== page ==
ASHG2012: Who does family studies?

The American Society of Human Genetics’ annual meeting has now kicked off in San Francisco. The usual terrifyingly large conference center, dizzying collection of stalls and posters as far as the eye can see are all very much in evidence, as is the migrating herds of human geneticists wondering the landscape looking for food in the perpetually busy local restaurants.

The first session I attended was given the perplexing title of “Yes Virginia, Family Studies Really Are Useful for Complex Traits in the Next-Generation Sequencing Era”. The session was in honour of the 80th birthday of statistical geneticist Robert Elston, whose development of the Elston-Stewart algorithm in the 1970s kickstarted the field of parametric linkage. It covered the use of next-generation sequencing family studies in the discovery of the hypothesised rare risk variants that everyone hopes to find. This isn’t really a new topic, and I last wrote about it at ASHG 2010, but it had a very different feel to two years ago.

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Some updates

A few updates about blogging and my career, for everyone who reads this blog to keep up with my news (hey mum!).

The big paper

Out this week in Nature is our new big paper on the genetics of inflammatory bowel disease. We genotyped over 75 thousand individuals and discovered 71 new loci and god am I sick of writing this sentence. In what may seem like slightly desperate behaviour, I have posted four different bits of writing on four different websites (five if you include this post) following up on this paper. You can read my general thoughts on the Sanger Institute website, what I think this publication means for the biology of IBD on the International IBD Genetics Consortium’s website, what I think these loci do (or do not) mean for genetic risk prediction at Genomes Unzipped, and some thoughts on how we went about visualising the results on my team’s website.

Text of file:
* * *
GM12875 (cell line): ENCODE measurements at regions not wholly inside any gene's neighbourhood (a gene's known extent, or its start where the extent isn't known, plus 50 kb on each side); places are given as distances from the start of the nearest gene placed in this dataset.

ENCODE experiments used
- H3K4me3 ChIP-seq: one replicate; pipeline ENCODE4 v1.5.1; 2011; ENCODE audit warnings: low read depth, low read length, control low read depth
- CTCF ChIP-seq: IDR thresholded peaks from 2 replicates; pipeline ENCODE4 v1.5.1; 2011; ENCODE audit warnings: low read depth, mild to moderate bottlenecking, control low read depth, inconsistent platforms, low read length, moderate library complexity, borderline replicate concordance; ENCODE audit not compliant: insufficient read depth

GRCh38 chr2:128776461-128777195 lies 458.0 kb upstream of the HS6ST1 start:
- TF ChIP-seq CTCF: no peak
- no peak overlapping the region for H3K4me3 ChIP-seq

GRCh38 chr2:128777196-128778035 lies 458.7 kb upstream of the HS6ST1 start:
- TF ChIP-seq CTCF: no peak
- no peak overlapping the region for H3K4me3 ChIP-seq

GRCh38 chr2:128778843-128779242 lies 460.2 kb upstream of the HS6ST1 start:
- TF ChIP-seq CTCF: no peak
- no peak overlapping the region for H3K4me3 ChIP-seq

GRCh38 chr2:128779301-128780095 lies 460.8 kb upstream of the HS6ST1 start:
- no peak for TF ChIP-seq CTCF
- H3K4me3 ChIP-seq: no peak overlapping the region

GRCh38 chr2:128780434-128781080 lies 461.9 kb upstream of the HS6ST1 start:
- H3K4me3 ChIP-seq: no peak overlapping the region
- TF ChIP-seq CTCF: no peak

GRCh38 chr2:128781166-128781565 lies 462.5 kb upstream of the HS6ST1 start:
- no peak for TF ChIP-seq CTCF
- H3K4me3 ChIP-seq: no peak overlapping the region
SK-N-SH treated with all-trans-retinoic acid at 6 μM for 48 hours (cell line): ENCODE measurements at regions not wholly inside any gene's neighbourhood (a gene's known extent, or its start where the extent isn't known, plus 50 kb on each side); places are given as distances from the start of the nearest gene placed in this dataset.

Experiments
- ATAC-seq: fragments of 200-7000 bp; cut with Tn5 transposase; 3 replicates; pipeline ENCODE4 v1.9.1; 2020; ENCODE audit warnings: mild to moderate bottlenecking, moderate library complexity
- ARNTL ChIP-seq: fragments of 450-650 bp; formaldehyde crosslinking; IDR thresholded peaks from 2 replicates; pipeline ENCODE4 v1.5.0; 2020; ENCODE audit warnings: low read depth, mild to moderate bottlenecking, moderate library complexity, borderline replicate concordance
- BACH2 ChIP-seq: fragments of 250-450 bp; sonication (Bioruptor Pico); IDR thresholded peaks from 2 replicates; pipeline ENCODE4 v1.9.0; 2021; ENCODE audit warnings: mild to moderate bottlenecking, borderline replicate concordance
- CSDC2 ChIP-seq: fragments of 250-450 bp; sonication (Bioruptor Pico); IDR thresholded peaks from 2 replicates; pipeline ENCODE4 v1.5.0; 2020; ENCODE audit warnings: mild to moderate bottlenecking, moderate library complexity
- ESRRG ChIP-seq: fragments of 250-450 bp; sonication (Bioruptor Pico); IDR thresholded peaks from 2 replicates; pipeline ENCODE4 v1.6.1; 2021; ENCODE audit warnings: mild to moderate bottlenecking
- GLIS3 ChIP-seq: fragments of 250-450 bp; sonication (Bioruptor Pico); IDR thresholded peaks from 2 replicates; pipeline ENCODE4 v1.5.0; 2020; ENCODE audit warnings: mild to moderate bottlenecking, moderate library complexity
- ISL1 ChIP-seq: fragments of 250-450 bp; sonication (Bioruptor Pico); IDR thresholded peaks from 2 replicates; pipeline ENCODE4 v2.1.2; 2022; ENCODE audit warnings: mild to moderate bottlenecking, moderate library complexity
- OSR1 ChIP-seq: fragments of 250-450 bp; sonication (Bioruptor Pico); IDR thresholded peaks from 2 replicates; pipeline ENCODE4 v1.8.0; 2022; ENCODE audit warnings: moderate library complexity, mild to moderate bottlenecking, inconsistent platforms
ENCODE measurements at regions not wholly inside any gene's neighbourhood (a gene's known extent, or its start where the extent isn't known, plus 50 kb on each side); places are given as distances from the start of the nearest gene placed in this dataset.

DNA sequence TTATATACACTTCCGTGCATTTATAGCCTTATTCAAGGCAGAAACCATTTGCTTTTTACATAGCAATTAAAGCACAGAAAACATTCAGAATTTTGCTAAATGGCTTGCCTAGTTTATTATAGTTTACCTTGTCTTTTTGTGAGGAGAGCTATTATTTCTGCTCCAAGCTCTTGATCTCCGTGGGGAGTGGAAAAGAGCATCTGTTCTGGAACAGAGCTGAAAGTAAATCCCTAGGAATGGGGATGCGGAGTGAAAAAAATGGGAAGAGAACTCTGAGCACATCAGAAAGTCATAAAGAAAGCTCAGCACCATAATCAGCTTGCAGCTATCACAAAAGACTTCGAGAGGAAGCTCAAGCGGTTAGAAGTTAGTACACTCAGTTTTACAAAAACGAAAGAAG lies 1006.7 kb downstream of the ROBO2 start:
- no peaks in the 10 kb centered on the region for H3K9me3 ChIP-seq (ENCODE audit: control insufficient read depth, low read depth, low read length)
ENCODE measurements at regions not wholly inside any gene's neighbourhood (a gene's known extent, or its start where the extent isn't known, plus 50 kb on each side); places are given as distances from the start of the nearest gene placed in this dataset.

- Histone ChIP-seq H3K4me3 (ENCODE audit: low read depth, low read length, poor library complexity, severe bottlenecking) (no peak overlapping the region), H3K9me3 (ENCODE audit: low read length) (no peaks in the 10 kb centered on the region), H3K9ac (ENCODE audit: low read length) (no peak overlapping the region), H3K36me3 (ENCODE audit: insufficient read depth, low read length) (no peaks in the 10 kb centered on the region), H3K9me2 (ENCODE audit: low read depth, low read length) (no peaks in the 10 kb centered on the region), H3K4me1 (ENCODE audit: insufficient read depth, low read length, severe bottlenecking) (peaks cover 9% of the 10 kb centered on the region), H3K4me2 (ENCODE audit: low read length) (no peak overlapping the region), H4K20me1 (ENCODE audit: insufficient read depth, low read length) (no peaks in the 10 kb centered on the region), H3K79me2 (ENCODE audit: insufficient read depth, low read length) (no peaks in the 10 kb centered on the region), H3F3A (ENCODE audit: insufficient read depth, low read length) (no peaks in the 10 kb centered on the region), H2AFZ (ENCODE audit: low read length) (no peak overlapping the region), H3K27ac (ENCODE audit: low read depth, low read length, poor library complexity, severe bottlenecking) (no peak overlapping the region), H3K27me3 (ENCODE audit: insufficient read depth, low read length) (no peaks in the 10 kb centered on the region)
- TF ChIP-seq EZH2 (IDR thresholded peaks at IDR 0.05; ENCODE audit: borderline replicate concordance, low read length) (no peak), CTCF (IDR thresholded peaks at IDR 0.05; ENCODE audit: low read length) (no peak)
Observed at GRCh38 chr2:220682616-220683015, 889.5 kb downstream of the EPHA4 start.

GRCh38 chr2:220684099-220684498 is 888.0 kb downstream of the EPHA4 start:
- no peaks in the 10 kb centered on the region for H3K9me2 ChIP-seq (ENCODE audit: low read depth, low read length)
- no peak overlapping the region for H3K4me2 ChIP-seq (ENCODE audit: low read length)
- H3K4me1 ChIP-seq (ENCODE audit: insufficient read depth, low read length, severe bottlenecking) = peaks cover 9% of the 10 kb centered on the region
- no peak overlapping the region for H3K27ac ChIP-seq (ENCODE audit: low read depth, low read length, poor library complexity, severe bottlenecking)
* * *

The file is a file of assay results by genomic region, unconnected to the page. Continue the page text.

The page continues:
In my defense this is the Big Paper from my PhD, and is probably the most significant marker of what I have managed to get done over the last four years, so I do have plenty of things to say on the subject!

My PhD and beyond

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BoG2012: Digging deeper into genomic regulation

Day three of the Biology of Genomes conference is complete. The ELSI session about “Public Genomic literacy for the public” was pretty interesting, and taught us that Americans actually know far more about science than most countries, despite being hobbled by bad high school science education and a preponderance of hostile religious beliefs, and the UK has pretty bad science literacy despite the fact that we once ruled the world. That’s all a bit beyond my pay grade so I won’t comment on it further. I have sort of lost track of the days, so this blog post is a mix of Wednesday and Thursday sessions, tied together by a pretty strong non-coding genome regulation theme. The presentations I am going to talk about came from “Computational Genomics” and “Functional And Cancer Genomics”.